This enthralling account details Alastair Humphrey’s epic journey across Africa, through Sudan, Ethiopia, and Kenya. His experience is at times brutal, and though he faces loneliness, despair, and harsh conditions, he also survives through trust in the kindness of strangers. Moods of Future Joys is the story of the first remarkable stage of the expedition. Just two weeks into the ride the September 11th attacks, and the war that followed, changed everything. All Humphreys' plans went out the window and, instead of riding towards Australia, he suddenly found himself pedalling through the Middle East and Africa and on towards Cape Town. But his journey did not end there. In fact, this was only the beginning... (from Amazon)
As befitting someone named “Alastair Humphreys,” Moods of Future Joys is written in the style of a travel memoir from an older time, like the 1960s or something. It’s philosophical, emotional, more focused on the personal emotional journey than the how-to and the why-fors, and because it was free I won’t be too much of a grouch.
I’ve read worse travel memoirs, and worse self-published books, and if you like travel narratives that are about more than who the author banged and where, you’d probably like this one. I wish there’d been more detail about the places AH visited; there’s roughly a whole year compressed into 250 pages, and while I suppose it’d be boring reading about “today I cycled another 50 miles and it was dusty” I still wish there was more than, well, what there was.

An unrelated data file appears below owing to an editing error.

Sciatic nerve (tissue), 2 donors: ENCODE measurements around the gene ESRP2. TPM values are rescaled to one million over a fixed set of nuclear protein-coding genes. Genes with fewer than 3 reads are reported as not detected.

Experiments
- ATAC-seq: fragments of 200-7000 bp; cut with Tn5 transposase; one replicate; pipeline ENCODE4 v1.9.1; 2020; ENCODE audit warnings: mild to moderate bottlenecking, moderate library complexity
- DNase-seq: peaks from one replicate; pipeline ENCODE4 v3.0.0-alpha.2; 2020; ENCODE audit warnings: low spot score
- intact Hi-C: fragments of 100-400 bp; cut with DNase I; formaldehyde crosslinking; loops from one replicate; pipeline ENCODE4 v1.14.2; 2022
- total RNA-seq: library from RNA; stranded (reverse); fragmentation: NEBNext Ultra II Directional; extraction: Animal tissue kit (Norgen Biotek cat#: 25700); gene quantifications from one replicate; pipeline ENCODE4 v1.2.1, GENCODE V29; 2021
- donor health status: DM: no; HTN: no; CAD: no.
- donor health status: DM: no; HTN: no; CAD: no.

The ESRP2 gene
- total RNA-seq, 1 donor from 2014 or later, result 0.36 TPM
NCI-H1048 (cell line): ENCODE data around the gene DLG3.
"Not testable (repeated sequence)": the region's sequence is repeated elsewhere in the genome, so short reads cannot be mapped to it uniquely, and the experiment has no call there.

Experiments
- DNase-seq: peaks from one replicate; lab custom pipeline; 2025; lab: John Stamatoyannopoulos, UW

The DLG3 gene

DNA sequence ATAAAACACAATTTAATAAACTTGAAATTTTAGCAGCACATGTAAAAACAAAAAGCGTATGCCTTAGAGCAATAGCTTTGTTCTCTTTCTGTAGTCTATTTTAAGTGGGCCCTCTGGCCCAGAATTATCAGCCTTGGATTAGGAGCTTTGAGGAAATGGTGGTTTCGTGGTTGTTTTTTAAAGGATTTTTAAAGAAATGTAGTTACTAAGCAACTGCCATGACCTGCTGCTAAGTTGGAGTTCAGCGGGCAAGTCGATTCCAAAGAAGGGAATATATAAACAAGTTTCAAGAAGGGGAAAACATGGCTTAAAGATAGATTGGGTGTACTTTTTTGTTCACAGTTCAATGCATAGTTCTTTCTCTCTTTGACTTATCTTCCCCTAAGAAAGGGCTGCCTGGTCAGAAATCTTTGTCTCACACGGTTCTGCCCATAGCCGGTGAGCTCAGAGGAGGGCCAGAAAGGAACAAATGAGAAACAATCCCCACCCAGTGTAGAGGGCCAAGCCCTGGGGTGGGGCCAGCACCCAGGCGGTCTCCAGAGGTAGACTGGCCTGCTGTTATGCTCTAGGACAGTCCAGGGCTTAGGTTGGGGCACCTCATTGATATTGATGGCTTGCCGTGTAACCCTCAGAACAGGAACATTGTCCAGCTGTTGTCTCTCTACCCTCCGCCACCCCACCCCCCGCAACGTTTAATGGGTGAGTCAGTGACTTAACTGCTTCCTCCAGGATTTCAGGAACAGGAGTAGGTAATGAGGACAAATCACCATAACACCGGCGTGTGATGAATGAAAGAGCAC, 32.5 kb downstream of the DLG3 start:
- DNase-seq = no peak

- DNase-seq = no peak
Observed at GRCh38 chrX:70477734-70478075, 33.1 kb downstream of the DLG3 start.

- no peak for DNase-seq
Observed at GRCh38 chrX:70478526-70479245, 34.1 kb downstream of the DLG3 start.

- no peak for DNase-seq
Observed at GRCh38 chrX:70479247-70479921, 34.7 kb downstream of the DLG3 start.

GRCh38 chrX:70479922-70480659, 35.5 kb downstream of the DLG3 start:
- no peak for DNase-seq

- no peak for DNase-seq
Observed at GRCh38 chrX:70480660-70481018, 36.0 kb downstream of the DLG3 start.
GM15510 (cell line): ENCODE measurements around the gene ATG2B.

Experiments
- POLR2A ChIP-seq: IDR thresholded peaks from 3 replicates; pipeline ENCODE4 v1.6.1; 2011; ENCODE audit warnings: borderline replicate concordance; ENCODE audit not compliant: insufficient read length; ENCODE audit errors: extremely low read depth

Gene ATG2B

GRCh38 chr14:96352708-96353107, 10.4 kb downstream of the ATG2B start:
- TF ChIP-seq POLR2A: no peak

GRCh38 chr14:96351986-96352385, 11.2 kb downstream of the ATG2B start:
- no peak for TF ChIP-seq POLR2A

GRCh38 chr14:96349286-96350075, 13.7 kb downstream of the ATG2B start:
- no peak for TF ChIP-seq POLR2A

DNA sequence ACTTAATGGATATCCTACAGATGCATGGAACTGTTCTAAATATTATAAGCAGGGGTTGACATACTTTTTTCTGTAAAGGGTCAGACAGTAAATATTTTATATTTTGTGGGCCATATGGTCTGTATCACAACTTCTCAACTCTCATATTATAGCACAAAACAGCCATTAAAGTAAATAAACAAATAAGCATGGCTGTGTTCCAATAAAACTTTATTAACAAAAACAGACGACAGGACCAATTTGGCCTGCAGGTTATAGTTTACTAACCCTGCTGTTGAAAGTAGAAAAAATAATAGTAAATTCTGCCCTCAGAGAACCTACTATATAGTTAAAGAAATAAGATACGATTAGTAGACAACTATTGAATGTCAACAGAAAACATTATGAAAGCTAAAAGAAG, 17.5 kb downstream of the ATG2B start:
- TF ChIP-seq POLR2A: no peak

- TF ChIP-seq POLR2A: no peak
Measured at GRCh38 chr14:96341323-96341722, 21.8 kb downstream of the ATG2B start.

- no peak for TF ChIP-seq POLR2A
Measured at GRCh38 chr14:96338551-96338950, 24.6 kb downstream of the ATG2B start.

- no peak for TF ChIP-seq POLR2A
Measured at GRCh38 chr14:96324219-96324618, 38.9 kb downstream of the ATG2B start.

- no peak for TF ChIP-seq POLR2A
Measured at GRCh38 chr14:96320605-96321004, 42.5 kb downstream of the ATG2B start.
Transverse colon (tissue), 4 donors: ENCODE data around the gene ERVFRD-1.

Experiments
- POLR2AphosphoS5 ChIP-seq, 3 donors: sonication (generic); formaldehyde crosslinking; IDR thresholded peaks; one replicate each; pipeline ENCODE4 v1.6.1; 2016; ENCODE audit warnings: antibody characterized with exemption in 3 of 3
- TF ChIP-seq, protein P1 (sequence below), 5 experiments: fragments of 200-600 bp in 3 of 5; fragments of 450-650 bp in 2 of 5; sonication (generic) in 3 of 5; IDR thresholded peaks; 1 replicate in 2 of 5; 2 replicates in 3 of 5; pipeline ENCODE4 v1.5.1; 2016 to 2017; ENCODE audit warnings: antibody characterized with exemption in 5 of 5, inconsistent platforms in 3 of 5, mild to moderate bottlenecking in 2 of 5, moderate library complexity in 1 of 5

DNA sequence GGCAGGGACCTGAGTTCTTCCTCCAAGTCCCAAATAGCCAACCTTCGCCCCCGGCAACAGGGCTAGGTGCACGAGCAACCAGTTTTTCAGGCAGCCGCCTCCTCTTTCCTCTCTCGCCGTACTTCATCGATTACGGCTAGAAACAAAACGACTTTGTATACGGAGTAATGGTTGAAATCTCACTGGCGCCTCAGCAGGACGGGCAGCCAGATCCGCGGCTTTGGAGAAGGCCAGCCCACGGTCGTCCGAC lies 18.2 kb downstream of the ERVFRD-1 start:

Which, I suppose, means that this is actually a very good book! It makes me want to know more about the author, about his travels, and it makes me want to read the next book, which covers the author’s journey around the rest of the world. Maybe the writing style threw me off a bit– it’s so WEIRD.
It doesn’t sound modern, but in an almost pretentious kind of way. It’s kinda like those people who dress up in smoking jackets and deer stalkers just because they like to pretend they live in the 1940s– it’s adorable, and lots of fun, but I wouldn’t want to spend twelve hours listening to that person try to talk like what they THOUGHT a person from the 1940s talked like. Know what I mean?
Possibly I’m just a big grump. If Moods of Future Joys had been written by some older dude (Stephen Fry, perhaps), I wouldn’t have any problem with the writing style. From an older person, it’s interesting. From a younger person, it’s a bit pretentious. But I still enjoyed it! I actually highlighted some favorite passages because I liked them so much. Example:
A sofa and a coffee are the finest travel companions one can have. Armchair travel is often more exciting than the real thing and always more comfortable. The only limit is your imagination. Don Quixote said that you can “journey all over the universe in a map, without the expense and fatigue, without the inconveniences of heat, cold, hunger and thirst.” Reading is cheaper than the real thing (though not when in hardback perhaps) and considerably more convenient. You can skip the boring parts, savour the good bits, laugh in the face of danger and drop ice cubes down the vest of fear. Sir, Madam, I applaud your choice! (p17)
It’s FUN, if you can get over the instinctive need to wonder if AH is actually a time traveller from the 1940s. I’m definitely going to read the next book, Thunder and Sunshine, especially since I just talked myself out of rating this book a two bird rating like I was going to originally.1
Read: March 9, 2013
- I have been rating a LOT of books 3 birds lately. I miss half-birds. I may bring them back. Extra detailed distinction is always nice, I think. Sometimes there’s a huge difference between a 3-bird book and a 3.5-bird book. ↩